As a deadline for implementation draws near, the National Institute of Standards and Technology is working with agencies to ensure their legacy systems are keeping up with its latest standards in identity management and authentication solutions.
In June 2017, NIST released Special Publication (SP) 800-63-3, an updated set of digital identity guidelines to get agencies caught up on some of the latest recommendations for preventing fraud, unauthorized access to sensitive information and cybersecurity risks on their systems.
Agencies have until the end of June 2018 to implement SP 800-63-3, which among other things, calls on agencies to beef up its use of multi-factor authentication and to provide guidance for biometrics like facial features, fingerprints, iris patterns and voiceprints.
“The goal of that was really to update that document and bring it into the modern age, and help agencies with their needs. One of the things we learned was agencies have varying use cases, and we need identity to be flexible and authentication to really match those different use cases,” Lefkovitz said Wednesday at a Digital Government Institute panel discussion on digital trust.
Lefkovitz said NIST is working to understand how agencies will implement this new guidance and helping them with that implementation. One way they’ve been able to do that is through its National Cybersecurity Center of Excellence and evaluating different identity authentication products from the commercial sector.
In a survey of 200 federal IT employees, Unisys found that 64 percent of respondents said they view identity management solutions as a “very important” piece of responding to cybersecurity threats at their agencies. However, only 20 percent of respondents said their agencies are using biometrics to verify users’ identities online.
David Temoshok, a senior policy adviser for applied cybersecurity at NIST’s IT laboratories, said NIST has been busy building an implementation guidance for 800-63-3 on GitHub.
“Now we don’t have implementation experience, so we’re building the guidance from the standpoint [of], ‘Well this is what the standard says.’ We think that these are considerations for implementation that agencies have — questions that have come up. So we’re building the guidance along those lines,” Temoshok said. “We look at the implementation guidance as an ongoing document — a living set of documents, if you will, that as we gain experience at NIST, federal agencies gain experience in implementing -63-. We can build onto the implementation guidance as we go forward.”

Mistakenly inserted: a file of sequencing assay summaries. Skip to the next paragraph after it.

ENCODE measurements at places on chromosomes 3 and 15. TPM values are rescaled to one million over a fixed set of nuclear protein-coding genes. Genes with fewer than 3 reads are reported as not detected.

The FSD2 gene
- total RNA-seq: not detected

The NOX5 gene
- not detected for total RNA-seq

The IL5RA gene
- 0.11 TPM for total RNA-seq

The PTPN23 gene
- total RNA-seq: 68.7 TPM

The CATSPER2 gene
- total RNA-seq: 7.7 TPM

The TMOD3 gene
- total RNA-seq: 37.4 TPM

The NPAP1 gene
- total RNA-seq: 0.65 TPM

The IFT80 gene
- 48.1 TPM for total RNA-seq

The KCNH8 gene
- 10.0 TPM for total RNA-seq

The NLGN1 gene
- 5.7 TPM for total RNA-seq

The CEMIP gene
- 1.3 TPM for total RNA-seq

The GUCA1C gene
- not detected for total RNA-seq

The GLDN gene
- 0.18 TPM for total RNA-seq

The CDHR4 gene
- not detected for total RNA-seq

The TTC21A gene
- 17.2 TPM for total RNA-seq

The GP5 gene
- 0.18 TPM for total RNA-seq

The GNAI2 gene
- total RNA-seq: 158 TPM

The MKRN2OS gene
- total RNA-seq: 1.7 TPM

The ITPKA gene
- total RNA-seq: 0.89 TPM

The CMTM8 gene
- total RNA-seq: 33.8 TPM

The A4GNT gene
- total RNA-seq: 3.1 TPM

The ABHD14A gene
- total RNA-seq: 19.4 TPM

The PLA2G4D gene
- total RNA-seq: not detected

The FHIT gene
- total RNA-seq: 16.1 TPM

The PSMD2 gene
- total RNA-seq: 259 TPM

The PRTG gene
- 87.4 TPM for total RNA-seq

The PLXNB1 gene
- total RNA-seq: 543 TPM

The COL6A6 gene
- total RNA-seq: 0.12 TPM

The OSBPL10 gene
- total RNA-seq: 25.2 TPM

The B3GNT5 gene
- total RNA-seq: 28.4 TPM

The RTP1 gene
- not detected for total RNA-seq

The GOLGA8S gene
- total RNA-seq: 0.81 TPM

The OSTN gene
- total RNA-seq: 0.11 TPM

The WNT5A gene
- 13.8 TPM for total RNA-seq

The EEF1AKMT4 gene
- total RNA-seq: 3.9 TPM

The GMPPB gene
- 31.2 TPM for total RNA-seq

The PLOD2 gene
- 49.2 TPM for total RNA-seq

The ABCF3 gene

For agencies like the Internal Revenue Service, which started receiving the first tax returns of the fiscal 2018 filing season, verifying the identities of the users they’re interacting with online remains a top priority.
Michael Anthony, the director of identity and access management at the IRS, said SP 800-63-3 will prove valuable in helping the agency verify the identity of taxpayers filing tax returns.
“We’re leveraging -63-3 to allow us to be more objective, more scientific and more data-driven when we look at the security posture of our applications, the data either the business customer or the taxpayer provides us and then what we provide back. It really allows us to have a deeper understanding of that data and allows us to take other things into account, whether there’s data out in the dark web, other info federal partners are sharing with us, or other information that’s already been exposed,” Anthony said.
NIST’s digital identity guidance, he added, will give the IRS an advantage over fraudsters, who continue to find new ways to leverage federal data to file tax returns using stolen credentials.
Last March, the Education Department shut down its data retrieval tool on FAFSA.gov after hackers used it to obtain sensitive financial information on as many as 100,000 people who applied for student loans, then used that data to file tax returns.
Anthony also said the new NIST guidance will help the IRS walk the line between convenience and security as it continues to expand its online financial service through its Future State Initiative. However, he also acknowledged that not all taxpayers have equal access to digital services.
“There is a constant internal tension … where our business customers want to move away from more expensive delivery channels — face to face, over the phone — to a digital environment. But -63-3, in my opinion, raises the bar on entry to the digital environment. So how do we allow secure access to diverse communities who may not have digital access? That’s something I think that we’re going to continue to struggle with,” Anthony said.